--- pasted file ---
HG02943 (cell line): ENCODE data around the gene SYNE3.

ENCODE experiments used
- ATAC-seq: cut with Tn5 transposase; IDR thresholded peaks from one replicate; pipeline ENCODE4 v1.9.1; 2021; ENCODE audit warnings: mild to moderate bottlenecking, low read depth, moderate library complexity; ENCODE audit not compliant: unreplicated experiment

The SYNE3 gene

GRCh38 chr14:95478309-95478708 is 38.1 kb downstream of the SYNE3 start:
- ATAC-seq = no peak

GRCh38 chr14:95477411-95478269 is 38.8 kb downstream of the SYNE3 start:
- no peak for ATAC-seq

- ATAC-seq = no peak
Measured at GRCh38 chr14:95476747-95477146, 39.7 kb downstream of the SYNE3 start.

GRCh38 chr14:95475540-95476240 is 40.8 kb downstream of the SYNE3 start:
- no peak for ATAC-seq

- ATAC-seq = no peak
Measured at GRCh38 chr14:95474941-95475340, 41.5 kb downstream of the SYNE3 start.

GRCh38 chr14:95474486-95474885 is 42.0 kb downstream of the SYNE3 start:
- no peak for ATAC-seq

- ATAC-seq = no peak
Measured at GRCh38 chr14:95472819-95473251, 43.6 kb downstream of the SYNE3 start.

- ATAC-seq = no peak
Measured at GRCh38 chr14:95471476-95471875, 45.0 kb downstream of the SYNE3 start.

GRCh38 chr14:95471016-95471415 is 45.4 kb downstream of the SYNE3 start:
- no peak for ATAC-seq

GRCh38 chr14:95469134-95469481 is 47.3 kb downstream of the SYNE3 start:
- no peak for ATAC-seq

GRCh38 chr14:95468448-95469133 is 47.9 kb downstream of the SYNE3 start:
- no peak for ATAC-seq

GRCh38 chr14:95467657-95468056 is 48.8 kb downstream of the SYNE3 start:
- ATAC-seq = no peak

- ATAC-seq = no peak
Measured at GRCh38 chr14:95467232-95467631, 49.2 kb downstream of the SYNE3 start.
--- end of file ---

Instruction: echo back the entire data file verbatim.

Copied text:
HG02943 (cell line): ENCODE data around the gene SYNE3.

ENCODE experiments used
- ATAC-seq: cut with Tn5 transposase; IDR thresholded peaks from one replicate; pipeline ENCODE4 v1.9.1; 2021; ENCODE audit warnings: mild to moderate bottlenecking, low read depth, moderate library complexity; ENCODE audit not compliant: unreplicated experiment

The SYNE3 gene

GRCh38 chr14:95478309-95478708 is 38.1 kb downstream of the SYNE3 start:
- ATAC-seq = no peak

GRCh38 chr14:95477411-95478269 is 38.8 kb downstream of the SYNE3 start:
- no peak for ATAC-seq

- ATAC-seq = no peak
Measured at GRCh38 chr14:95476747-95477146, 39.7 kb downstream of the SYNE3 start.

GRCh38 chr14:95475540-95476240 is 40.8 kb downstream of the SYNE3 start:
- no peak for ATAC-seq

- ATAC-seq = no peak
Measured at GRCh38 chr14:95474941-95475340, 41.5 kb downstream of the SYNE3 start.

GRCh38 chr14:95474486-95474885 is 42.0 kb downstream of the SYNE3 start:
- no peak for ATAC-seq

- ATAC-seq = no peak
Measured at GRCh38 chr14:95472819-95473251, 43.6 kb downstream of the SYNE3 start.

- ATAC-seq = no peak
Measured at GRCh38 chr14:95471476-95471875, 45.0 kb downstream of the SYNE3 start.

GRCh38 chr14:95471016-95471415 is 45.4 kb downstream of the SYNE3 start:
- no peak for ATAC-seq

GRCh38 chr14:95469134-95469481 is 47.3 kb downstream of the SYNE3 start:
- no peak for ATAC-seq

GRCh38 chr14:95468448-95469133 is 47.9 kb downstream of the SYNE3 start:
- no peak for ATAC-seq

GRCh38 chr14:95467657-95468056 is 48.8 kb downstream of the SYNE3 start:
- ATAC-seq = no peak

- ATAC-seq = no peak
Measured at GRCh38 chr14:95467232-95467631, 49.2 kb downstream of the SYNE3 start.